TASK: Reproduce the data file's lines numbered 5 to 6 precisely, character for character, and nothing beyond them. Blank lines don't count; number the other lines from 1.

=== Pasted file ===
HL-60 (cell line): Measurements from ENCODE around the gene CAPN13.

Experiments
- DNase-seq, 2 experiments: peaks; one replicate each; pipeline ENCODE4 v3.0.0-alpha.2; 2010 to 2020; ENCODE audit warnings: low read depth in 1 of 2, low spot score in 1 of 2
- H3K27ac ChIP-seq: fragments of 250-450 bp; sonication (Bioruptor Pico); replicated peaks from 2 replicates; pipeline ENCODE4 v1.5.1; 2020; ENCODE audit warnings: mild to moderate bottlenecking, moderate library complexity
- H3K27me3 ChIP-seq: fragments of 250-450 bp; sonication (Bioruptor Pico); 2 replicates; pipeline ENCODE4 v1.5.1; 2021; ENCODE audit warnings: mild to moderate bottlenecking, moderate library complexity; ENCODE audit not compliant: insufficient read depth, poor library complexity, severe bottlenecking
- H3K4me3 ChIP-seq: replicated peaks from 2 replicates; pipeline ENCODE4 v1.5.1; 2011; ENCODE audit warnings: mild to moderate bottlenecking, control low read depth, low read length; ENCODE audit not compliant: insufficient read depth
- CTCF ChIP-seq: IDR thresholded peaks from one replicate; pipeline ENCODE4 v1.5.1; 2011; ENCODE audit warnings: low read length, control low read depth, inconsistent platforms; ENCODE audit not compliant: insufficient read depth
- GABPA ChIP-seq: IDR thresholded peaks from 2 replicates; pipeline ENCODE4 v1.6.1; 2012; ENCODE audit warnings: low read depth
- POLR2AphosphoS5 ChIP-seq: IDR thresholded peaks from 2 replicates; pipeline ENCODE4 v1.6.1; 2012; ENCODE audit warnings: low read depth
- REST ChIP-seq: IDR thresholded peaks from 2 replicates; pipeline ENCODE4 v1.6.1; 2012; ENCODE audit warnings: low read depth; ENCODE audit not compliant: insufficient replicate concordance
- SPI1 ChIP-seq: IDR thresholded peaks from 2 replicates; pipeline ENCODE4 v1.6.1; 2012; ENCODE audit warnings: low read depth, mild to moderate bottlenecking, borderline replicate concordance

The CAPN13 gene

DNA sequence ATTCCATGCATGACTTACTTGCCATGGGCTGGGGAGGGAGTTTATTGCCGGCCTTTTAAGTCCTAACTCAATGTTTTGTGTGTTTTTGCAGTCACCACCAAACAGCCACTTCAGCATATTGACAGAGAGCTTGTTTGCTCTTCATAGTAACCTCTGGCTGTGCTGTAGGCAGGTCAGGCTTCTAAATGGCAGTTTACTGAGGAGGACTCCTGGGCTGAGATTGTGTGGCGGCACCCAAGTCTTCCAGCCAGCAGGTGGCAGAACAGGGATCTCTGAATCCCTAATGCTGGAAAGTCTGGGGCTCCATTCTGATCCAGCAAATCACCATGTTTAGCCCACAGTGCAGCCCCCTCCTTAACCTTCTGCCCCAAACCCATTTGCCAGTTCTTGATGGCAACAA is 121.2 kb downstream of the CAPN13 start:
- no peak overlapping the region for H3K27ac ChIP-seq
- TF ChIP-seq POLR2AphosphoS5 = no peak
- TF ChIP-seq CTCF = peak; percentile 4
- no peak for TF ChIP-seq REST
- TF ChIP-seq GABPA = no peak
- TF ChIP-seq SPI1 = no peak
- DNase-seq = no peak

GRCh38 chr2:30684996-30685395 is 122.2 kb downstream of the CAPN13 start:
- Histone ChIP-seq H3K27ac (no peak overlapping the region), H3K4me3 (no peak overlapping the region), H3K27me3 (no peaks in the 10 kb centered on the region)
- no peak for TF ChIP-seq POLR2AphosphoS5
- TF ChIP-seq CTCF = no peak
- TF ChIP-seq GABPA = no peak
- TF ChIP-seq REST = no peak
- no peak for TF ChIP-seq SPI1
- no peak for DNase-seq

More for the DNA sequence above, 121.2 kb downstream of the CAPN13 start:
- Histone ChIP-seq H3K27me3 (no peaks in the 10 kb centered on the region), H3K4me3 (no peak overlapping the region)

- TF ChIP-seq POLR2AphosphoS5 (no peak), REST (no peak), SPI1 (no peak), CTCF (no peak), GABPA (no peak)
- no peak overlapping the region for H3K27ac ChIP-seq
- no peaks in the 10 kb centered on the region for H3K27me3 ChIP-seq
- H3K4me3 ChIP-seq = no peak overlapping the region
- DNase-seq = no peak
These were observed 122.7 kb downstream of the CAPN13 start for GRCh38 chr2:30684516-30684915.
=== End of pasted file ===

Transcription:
- H3K27me3 ChIP-seq: fragments of 250-450 bp; sonication (Bioruptor Pico); 2 replicates; pipeline ENCODE4 v1.5.1; 2021; ENCODE audit warnings: mild to moderate bottlenecking, moderate library complexity; ENCODE audit not compliant: insufficient read depth, poor library complexity, severe bottlenecking
- H3K4me3 ChIP-seq: replicated peaks from 2 replicates; pipeline ENCODE4 v1.5.1; 2011; ENCODE audit warnings: mild to moderate bottlenecking, control low read depth, low read length; ENCODE audit not compliant: insufficient read depth